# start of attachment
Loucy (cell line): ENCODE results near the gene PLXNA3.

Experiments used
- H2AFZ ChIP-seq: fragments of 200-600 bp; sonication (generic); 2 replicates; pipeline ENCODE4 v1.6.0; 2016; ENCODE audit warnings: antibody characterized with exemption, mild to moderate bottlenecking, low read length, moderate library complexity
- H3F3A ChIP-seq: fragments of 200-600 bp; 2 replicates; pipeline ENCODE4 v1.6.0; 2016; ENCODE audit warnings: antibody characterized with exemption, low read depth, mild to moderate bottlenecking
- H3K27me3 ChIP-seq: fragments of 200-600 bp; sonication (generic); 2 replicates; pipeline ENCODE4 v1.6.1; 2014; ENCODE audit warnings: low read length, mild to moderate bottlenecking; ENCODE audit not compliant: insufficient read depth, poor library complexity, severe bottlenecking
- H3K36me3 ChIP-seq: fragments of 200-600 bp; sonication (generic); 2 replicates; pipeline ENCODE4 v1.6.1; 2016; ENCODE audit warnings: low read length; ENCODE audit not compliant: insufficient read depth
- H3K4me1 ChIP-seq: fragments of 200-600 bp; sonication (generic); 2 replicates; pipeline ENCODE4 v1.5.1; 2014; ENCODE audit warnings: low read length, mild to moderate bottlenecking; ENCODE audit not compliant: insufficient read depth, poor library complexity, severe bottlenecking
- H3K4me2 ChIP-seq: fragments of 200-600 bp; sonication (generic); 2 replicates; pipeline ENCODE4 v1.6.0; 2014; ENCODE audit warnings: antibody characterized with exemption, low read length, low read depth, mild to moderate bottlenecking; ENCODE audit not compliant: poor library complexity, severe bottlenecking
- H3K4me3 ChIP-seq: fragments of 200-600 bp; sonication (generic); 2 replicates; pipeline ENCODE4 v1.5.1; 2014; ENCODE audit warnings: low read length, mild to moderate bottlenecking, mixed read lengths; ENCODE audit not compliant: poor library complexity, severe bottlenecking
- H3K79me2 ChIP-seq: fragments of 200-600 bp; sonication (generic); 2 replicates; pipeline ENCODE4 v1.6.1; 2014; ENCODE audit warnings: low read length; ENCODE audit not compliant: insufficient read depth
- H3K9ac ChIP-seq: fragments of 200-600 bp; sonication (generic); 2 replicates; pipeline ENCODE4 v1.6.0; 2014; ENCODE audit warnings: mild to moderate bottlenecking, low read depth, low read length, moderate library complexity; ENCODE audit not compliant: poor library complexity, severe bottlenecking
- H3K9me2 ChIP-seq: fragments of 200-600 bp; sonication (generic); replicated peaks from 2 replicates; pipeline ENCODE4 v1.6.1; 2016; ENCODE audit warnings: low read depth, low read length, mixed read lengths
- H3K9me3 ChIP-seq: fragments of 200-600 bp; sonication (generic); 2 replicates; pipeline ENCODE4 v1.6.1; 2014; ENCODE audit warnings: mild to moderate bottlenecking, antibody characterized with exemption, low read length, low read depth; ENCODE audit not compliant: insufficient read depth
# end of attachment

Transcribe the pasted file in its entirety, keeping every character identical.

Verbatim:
Loucy (cell line): ENCODE results near the gene PLXNA3.

Experiments used
- H2AFZ ChIP-seq: fragments of 200-600 bp; sonication (generic); 2 replicates; pipeline ENCODE4 v1.6.0; 2016; ENCODE audit warnings: antibody characterized with exemption, mild to moderate bottlenecking, low read length, moderate library complexity
- H3F3A ChIP-seq: fragments of 200-600 bp; 2 replicates; pipeline ENCODE4 v1.6.0; 2016; ENCODE audit warnings: antibody characterized with exemption, low read depth, mild to moderate bottlenecking
- H3K27me3 ChIP-seq: fragments of 200-600 bp; sonication (generic); 2 replicates; pipeline ENCODE4 v1.6.1; 2014; ENCODE audit warnings: low read length, mild to moderate bottlenecking; ENCODE audit not compliant: insufficient read depth, poor library complexity, severe bottlenecking
- H3K36me3 ChIP-seq: fragments of 200-600 bp; sonication (generic); 2 replicates; pipeline ENCODE4 v1.6.1; 2016; ENCODE audit warnings: low read length; ENCODE audit not compliant: insufficient read depth
- H3K4me1 ChIP-seq: fragments of 200-600 bp; sonication (generic); 2 replicates; pipeline ENCODE4 v1.5.1; 2014; ENCODE audit warnings: low read length, mild to moderate bottlenecking; ENCODE audit not compliant: insufficient read depth, poor library complexity, severe bottlenecking
- H3K4me2 ChIP-seq: fragments of 200-600 bp; sonication (generic); 2 replicates; pipeline ENCODE4 v1.6.0; 2014; ENCODE audit warnings: antibody characterized with exemption, low read length, low read depth, mild to moderate bottlenecking; ENCODE audit not compliant: poor library complexity, severe bottlenecking
- H3K4me3 ChIP-seq: fragments of 200-600 bp; sonication (generic); 2 replicates; pipeline ENCODE4 v1.5.1; 2014; ENCODE audit warnings: low read length, mild to moderate bottlenecking, mixed read lengths; ENCODE audit not compliant: poor library complexity, severe bottlenecking
- H3K79me2 ChIP-seq: fragments of 200-600 bp; sonication (generic); 2 replicates; pipeline ENCODE4 v1.6.1; 2014; ENCODE audit warnings: low read length; ENCODE audit not compliant: insufficient read depth
- H3K9ac ChIP-seq: fragments of 200-600 bp; sonication (generic); 2 replicates; pipeline ENCODE4 v1.6.0; 2014; ENCODE audit warnings: mild to moderate bottlenecking, low read depth, low read length, moderate library complexity; ENCODE audit not compliant: poor library complexity, severe bottlenecking
- H3K9me2 ChIP-seq: fragments of 200-600 bp; sonication (generic); replicated peaks from 2 replicates; pipeline ENCODE4 v1.6.1; 2016; ENCODE audit warnings: low read depth, low read length, mixed read lengths
- H3K9me3 ChIP-seq: fragments of 200-600 bp; sonication (generic); 2 replicates; pipeline ENCODE4 v1.6.1; 2014; ENCODE audit warnings: mild to moderate bottlenecking, antibody characterized with exemption, low read length, low read depth; ENCODE audit not compliant: insufficient read depth